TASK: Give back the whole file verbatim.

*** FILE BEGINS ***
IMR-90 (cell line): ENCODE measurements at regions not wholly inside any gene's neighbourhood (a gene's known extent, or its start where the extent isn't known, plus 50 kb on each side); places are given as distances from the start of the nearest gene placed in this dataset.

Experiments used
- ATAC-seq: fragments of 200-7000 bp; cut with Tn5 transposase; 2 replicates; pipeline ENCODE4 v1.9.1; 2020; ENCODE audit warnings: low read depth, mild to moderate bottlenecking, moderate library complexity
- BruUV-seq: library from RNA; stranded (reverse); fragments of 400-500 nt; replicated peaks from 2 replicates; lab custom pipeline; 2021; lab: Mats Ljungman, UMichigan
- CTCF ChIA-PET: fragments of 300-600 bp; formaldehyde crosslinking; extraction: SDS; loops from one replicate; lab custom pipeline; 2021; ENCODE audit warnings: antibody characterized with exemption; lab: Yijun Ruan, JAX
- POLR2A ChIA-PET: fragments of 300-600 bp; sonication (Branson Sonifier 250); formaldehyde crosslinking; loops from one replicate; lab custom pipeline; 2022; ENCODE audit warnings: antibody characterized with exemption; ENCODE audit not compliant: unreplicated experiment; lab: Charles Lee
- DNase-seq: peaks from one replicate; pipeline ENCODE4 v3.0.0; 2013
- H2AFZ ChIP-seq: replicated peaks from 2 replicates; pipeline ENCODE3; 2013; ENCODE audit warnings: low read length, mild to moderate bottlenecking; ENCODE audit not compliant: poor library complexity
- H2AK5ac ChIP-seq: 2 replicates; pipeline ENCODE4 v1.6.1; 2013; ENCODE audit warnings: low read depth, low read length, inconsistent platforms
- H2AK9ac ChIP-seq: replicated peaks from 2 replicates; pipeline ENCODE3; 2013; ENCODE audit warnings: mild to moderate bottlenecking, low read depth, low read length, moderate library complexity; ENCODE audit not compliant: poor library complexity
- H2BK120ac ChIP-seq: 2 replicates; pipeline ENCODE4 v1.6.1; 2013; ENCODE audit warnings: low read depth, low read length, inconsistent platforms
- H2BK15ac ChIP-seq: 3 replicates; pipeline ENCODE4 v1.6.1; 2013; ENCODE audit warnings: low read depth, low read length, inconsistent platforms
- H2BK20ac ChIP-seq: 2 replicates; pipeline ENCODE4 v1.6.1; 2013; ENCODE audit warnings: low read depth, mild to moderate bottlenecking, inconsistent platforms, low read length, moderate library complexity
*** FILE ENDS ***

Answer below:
IMR-90 (cell line): ENCODE measurements at regions not wholly inside any gene's neighbourhood (a gene's known extent, or its start where the extent isn't known, plus 50 kb on each side); places are given as distances from the start of the nearest gene placed in this dataset.

Experiments used
- ATAC-seq: fragments of 200-7000 bp; cut with Tn5 transposase; 2 replicates; pipeline ENCODE4 v1.9.1; 2020; ENCODE audit warnings: low read depth, mild to moderate bottlenecking, moderate library complexity
- BruUV-seq: library from RNA; stranded (reverse); fragments of 400-500 nt; replicated peaks from 2 replicates; lab custom pipeline; 2021; lab: Mats Ljungman, UMichigan
- CTCF ChIA-PET: fragments of 300-600 bp; formaldehyde crosslinking; extraction: SDS; loops from one replicate; lab custom pipeline; 2021; ENCODE audit warnings: antibody characterized with exemption; lab: Yijun Ruan, JAX
- POLR2A ChIA-PET: fragments of 300-600 bp; sonication (Branson Sonifier 250); formaldehyde crosslinking; loops from one replicate; lab custom pipeline; 2022; ENCODE audit warnings: antibody characterized with exemption; ENCODE audit not compliant: unreplicated experiment; lab: Charles Lee
- DNase-seq: peaks from one replicate; pipeline ENCODE4 v3.0.0; 2013
- H2AFZ ChIP-seq: replicated peaks from 2 replicates; pipeline ENCODE3; 2013; ENCODE audit warnings: low read length, mild to moderate bottlenecking; ENCODE audit not compliant: poor library complexity
- H2AK5ac ChIP-seq: 2 replicates; pipeline ENCODE4 v1.6.1; 2013; ENCODE audit warnings: low read depth, low read length, inconsistent platforms
- H2AK9ac ChIP-seq: replicated peaks from 2 replicates; pipeline ENCODE3; 2013; ENCODE audit warnings: mild to moderate bottlenecking, low read depth, low read length, moderate library complexity; ENCODE audit not compliant: poor library complexity
- H2BK120ac ChIP-seq: 2 replicates; pipeline ENCODE4 v1.6.1; 2013; ENCODE audit warnings: low read depth, low read length, inconsistent platforms
- H2BK15ac ChIP-seq: 3 replicates; pipeline ENCODE4 v1.6.1; 2013; ENCODE audit warnings: low read depth, low read length, inconsistent platforms
- H2BK20ac ChIP-seq: 2 replicates; pipeline ENCODE4 v1.6.1; 2013; ENCODE audit warnings: low read depth, mild to moderate bottlenecking, inconsistent platforms, low read length, moderate library complexity